Sears eyes big data for dynamic pricing, cost savings

Keith Sherwell, CIO of Sears Holdings, recently outlined the retailer's technology overhaul, which depends on Hadoop, open source and cutting maintenance costs.
Written by Larry Dignan, Contributor

Sears is revamping its technology infrastructure with a focus on open source and big data and the cost savings expected to go with it.

Keith Sherwell, CIO of Sears Holdings, recently outlined the retailer's technology overhaul. Sherwell joined Sears in 2012 to re-architect the company's technology infrastructure.

Sherwell's key points were delivered at a big data powwow hosted by Cowen & Co. Peter Goldmacher, an analyst at Cowen, relayed the rough sketch of the big data moves at Sears.

We'll be examining similar use cases for big data at our invite-only TechLines panel in New York on Oct. 4.

Also: TechLines panelist profile: Ford's Michael Cavaretta on internal big data | TechLines panelist profile: NASA's Nicholas Skytland on big data literacy

Among the key points on Sears' big data moves:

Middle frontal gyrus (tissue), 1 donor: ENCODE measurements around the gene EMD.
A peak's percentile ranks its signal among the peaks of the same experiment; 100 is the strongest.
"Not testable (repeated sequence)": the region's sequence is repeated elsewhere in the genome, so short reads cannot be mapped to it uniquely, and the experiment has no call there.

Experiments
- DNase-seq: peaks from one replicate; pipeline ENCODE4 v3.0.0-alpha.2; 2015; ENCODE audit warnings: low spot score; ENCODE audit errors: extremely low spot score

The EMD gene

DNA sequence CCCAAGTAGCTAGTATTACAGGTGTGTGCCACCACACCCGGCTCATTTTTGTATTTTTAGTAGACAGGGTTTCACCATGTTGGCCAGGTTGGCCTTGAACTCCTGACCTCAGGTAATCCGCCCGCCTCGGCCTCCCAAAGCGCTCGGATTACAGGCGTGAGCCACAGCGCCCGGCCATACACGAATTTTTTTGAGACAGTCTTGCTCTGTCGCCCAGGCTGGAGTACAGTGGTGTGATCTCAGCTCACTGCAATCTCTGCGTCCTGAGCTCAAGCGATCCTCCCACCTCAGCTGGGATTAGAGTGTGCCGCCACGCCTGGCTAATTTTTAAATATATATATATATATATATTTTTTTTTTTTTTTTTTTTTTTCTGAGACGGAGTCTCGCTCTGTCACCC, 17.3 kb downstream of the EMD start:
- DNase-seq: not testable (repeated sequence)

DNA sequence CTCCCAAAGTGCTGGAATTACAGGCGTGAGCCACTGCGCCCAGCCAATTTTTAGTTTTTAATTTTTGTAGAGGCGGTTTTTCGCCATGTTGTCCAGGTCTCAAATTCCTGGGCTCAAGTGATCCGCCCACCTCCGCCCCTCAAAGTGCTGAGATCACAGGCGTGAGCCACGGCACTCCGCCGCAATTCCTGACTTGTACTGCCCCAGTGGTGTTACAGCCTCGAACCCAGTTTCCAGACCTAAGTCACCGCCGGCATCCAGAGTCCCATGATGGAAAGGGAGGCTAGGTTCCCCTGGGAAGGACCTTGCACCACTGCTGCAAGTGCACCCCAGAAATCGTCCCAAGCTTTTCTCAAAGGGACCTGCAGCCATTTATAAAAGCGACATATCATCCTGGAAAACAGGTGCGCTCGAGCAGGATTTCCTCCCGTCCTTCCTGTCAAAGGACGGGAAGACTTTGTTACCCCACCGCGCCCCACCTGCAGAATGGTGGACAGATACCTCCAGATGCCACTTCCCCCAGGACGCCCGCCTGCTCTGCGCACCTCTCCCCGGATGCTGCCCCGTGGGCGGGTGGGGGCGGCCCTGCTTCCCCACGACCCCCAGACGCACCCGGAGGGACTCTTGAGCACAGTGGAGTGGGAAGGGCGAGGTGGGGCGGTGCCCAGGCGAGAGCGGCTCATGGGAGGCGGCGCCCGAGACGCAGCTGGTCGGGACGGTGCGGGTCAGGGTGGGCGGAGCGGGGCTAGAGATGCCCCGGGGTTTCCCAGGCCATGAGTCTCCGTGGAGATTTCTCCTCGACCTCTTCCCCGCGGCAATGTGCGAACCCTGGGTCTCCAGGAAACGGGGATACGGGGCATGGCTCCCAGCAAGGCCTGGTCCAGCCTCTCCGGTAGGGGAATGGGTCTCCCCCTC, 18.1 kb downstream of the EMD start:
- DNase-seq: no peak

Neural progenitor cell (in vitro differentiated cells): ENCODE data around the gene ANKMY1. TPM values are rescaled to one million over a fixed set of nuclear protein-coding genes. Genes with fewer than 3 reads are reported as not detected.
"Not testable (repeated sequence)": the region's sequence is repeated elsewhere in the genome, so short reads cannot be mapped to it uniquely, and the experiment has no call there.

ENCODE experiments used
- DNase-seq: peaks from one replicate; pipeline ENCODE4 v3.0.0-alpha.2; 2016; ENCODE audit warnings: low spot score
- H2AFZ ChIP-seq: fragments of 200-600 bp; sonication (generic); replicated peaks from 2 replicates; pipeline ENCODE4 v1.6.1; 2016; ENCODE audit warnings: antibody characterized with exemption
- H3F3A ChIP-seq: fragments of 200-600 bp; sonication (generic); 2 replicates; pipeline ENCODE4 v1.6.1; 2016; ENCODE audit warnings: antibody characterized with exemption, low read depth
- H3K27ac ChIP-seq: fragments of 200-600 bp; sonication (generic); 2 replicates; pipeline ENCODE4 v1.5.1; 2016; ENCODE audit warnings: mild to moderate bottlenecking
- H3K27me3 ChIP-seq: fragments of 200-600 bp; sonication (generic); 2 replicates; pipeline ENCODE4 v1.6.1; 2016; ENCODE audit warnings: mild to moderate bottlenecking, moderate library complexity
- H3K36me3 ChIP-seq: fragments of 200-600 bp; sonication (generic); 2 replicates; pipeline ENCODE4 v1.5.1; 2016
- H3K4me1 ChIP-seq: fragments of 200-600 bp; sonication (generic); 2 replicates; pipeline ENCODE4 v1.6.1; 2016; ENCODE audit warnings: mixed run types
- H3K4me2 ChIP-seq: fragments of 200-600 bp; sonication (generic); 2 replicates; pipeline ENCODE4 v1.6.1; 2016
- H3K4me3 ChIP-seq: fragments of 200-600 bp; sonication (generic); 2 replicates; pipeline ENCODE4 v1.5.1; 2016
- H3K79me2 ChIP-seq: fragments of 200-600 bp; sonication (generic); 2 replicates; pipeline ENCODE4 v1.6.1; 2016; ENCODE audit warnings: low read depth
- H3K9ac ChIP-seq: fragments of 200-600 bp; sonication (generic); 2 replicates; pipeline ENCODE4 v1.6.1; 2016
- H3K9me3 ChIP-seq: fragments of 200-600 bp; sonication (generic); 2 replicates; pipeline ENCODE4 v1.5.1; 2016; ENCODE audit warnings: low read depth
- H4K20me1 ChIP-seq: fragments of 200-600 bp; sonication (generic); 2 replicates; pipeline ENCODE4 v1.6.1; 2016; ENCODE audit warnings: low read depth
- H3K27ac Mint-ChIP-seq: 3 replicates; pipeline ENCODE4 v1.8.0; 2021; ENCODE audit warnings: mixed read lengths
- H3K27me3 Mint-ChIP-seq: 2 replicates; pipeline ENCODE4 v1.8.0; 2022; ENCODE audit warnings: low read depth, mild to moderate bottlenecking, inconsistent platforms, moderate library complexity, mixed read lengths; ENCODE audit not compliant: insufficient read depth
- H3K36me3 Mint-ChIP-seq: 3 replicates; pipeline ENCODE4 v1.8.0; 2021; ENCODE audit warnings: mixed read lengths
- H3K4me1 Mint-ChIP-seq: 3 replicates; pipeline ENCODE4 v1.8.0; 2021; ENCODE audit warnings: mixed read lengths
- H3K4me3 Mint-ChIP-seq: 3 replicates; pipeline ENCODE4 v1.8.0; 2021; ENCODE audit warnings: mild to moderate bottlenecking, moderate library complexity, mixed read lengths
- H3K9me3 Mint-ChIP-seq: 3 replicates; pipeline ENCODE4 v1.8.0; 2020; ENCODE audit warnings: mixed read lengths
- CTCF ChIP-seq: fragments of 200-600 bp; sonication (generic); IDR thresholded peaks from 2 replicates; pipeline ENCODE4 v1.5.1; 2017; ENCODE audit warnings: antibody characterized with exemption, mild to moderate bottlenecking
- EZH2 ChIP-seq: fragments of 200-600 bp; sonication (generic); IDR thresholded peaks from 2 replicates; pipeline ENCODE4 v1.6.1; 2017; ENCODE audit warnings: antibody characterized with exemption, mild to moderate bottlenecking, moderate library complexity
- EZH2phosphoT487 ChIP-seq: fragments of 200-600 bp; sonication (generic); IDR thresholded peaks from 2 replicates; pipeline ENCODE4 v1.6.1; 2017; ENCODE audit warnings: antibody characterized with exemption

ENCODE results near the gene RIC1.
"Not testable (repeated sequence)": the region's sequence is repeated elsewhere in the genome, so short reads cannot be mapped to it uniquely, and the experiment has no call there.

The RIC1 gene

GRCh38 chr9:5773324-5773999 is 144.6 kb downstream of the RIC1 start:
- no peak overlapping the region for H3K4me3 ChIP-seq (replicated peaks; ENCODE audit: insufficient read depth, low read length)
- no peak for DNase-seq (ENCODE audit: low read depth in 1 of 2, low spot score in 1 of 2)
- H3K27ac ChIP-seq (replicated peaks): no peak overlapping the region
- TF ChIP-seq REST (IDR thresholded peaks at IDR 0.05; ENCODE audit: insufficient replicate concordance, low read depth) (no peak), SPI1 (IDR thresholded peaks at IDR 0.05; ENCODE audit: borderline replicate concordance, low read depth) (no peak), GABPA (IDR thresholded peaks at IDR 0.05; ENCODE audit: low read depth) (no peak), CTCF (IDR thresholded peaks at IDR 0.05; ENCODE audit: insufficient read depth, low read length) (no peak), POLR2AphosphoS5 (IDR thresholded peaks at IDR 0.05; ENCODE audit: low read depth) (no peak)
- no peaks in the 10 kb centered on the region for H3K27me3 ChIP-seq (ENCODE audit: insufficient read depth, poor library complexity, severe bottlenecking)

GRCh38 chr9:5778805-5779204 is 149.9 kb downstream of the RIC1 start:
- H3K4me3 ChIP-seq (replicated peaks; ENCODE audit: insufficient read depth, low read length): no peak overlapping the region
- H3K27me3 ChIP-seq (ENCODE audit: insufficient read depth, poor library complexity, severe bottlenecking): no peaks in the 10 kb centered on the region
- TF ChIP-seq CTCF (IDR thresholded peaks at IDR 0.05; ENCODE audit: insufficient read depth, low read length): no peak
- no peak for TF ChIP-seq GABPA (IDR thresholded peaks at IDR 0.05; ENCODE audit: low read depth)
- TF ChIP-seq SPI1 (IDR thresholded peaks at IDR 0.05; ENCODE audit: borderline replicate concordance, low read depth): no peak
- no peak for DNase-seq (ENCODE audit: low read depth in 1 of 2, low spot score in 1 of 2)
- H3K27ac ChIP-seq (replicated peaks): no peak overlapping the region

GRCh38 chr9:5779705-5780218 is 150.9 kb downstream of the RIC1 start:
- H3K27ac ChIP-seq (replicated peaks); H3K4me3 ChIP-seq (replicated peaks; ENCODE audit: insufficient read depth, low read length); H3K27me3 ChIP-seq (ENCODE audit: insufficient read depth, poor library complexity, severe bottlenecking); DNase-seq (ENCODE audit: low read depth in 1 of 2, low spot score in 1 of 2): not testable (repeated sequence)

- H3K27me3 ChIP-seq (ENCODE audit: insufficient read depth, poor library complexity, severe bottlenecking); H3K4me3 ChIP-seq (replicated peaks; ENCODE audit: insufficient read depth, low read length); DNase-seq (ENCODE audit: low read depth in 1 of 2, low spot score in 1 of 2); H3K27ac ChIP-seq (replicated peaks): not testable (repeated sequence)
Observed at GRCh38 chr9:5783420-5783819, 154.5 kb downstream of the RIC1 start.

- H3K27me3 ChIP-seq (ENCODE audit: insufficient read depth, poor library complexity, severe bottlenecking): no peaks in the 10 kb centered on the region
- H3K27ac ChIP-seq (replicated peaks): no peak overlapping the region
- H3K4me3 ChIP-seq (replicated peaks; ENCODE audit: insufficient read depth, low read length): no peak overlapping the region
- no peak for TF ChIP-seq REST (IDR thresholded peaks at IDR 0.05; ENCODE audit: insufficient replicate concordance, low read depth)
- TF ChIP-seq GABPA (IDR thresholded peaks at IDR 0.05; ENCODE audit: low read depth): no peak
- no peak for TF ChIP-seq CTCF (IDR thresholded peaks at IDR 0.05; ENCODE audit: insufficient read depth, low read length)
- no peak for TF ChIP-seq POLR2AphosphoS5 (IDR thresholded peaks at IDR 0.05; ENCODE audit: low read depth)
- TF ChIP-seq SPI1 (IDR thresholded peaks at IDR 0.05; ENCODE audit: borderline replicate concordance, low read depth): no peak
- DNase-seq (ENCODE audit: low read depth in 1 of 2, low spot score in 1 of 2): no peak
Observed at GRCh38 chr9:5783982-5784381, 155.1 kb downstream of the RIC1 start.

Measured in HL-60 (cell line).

• Sears claims to have one of the largest Hadoop clusters in retail and the company is betting heavily on open source.
  • Sherwell is conscious of technology costs given that affects Sears profit margins. Sears realized it was using old technology and upgrading would cut half of the costs.





  • Sears has a dynamic pricing system and that's where big data comes in. Sears has to compare its products to the pricing at other retailers.
  • Big data could also play a role in analyzing weather patterns and how they impact sales.
  • Sears is consolidating 10 data warehouses to two. One of those data warehouses will be entirely open source.
  • Sherwell is moving away from Oracle and Netezza software. Biggest move for Sears is moving its loyalty program off of Exadata to go open source. The savings is estimated to be "millions in fees per year."
  • Dell and HP storage is overpriced relative to Hadoop, said Sherwell.
  • A Teradata-based data warehouse will remain in Sears' plans because Hadoop doesn't join two sets of data together well.
  • The most relevant big data vendors will be the ones that are able to present data well.
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